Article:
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Office of the Press Secretary

For Immediate Release June 8, 1994

     The President today announced his intention to nominate Carl

Burton Stokes, of Ohio, as Ambassador to the Republic of Seychelles.

Judge Stokes was recently re-elected to his third term on the Cleveland Municipal Court where, on two occasions, he has served as its Administrative and Presiding Judge. When Carl Burton Stokes was first elected as a judge in 1983, it was an historic occasion because it marked the first time that an African- American had been elected to all three branches of government: the legislative, executive, and judicial. In 1967 he was the first African- American to be elected Mayor of a major American city, Cleveland, Ohio.

Born in Cleveland, OH, on June 21, 1927, Judge Stokes and his brother, Congressman Louis Stokes, were raised by their widowed mother. A former high school drop-out, he returned to school and earned his diploma from East Technical High School after serving in the U. S. Army occupational forces in Europe.

Mr. Stokes attended West Virginia State College and Cleveland College of Western Reserve University before earning a Bachelor of Science in Law degree at the University of Minnesota in June, 1954. He subsequently received his Doctorate of Laws degree from Cleveland Marshall School of Law in 1956, passed the Ohio Bar, and in 1958 and was an assistant city prosecutor for the next four years. In 1962, he became the first African-American Democrat ever to be elected to the Ohio Legislature. In 1966, State Representative Stokes was named "The Outstanding Legislator" by his fellow members.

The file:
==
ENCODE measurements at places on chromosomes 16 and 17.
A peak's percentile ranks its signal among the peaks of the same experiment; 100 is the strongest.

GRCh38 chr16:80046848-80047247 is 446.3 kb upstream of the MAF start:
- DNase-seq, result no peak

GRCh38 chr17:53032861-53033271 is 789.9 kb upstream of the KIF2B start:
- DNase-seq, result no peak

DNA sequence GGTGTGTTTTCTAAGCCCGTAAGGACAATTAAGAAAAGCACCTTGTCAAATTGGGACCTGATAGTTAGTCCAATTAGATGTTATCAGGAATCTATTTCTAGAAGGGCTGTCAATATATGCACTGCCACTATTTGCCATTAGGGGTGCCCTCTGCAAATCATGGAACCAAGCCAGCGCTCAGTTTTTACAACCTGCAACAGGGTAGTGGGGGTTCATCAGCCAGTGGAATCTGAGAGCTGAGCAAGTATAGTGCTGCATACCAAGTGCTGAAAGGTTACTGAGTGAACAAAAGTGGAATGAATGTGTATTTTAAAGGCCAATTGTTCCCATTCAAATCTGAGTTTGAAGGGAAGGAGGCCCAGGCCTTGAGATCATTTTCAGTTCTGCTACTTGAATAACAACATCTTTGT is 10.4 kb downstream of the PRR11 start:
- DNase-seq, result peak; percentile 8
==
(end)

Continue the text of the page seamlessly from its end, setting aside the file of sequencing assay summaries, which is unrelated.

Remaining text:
In 1967, Judge Stokes defeated incumbent Mayor Ralph Locher in the primary election by 20,000 votes. In the general election, this grandson of a slave defeated the grandson of a former U. S. President, Seth Taft, and became the first African-American ever to be elected mayor of a major and predominately white city.

He was re-elected Mayor of Cleveland in 1969. After his two terms, Mayor, Stokes retired from politics and turned to television journalism. In May 1972, he became an anchorman for WNBC TV News in New York City - the first African American journalist to anchor a daily television news show in that City.